A Nod to Farmed Shrimp
At the 2002 West Coast Seafood Show in Los Angeles, I interviewed George Chamberlain, president of the Global Aquaculture Alliance, about the Aquaculture Certification Council, a voluntary, third-party farmed shrimp certification program he spearheaded. At the time, the program was still in its infancy. "It's gradually gaining support," he told me, "and I think it's very important for the industry to adopt."
Six years later, one-quarter of global shrimp production, including 40 percent of Thai shrimp exports and one-third of U.S.-consumed shrimp, is certified by the ACC, which certifies shrimp hatcheries, farms and processing plants against the GAA's Best Aquaculture Practices.
Now the U.S. Food and Drug Administration is using the shrimp-farming industry as a test case--the goal is to help the agency draft guidance for third-party certification programs to ensure certified food imports meet FDA requirements. Yesterday, the agency announced it is seeking third-party certification organizations to participate in a pilot program for farmed shrimp.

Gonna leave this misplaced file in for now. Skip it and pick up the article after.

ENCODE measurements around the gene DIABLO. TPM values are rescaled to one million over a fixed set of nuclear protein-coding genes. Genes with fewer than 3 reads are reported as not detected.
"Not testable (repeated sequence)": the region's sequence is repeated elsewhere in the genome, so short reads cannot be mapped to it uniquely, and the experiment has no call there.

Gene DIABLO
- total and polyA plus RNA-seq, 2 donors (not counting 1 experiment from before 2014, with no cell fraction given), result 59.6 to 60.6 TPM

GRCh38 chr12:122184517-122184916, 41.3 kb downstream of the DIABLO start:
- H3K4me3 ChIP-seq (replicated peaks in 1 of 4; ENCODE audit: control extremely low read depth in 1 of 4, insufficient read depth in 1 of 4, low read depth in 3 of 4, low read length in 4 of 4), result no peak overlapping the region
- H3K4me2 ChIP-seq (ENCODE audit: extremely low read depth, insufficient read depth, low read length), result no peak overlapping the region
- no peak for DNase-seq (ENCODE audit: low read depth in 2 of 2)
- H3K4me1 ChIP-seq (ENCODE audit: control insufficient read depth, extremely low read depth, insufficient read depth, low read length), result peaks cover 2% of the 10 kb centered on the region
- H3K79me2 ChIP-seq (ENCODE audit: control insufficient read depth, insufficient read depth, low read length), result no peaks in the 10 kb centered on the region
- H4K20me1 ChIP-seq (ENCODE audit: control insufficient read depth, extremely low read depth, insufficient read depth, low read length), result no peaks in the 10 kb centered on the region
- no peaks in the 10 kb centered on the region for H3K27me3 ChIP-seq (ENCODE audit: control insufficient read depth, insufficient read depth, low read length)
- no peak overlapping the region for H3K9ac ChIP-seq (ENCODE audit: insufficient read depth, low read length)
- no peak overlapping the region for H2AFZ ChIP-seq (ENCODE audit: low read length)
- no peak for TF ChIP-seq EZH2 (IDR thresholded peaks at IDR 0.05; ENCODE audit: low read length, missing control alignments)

It's a nod to the shrimp-farming industry and the progress it has made over the past several years. It's also recognition of public-private collaboration and its budding role in the effort to improve the safety of the U.S. food supply.
"It's encouraging. The administration acknowledges that third-party certification organizations have the ability to enhance the work the FDA is already doing," Wally Stevens, executive director of the GAA, told me yesterday. "It's nice to hear words like collaboration and partnership delivered in a sincere way--a demonstration of great leadership on the part of the administration."
The Working Group on Import Safety could have simply supported increasing food import inspections to appease the consumer-advocacy community.
But it didn't. The inter-agency group did its homework and determined that the attack-it-at-the-source mentality Chamberlain and Stevens advocate is the most efficient and effective way to prevent the use of illegal veterinary drugs and other food-safety concerns.
Using farmed shrimp to gauge the effectiveness of third-party certification organizations is a gigantic step in the right direction for the FDA, and the U.S. food supply will be safer because of it.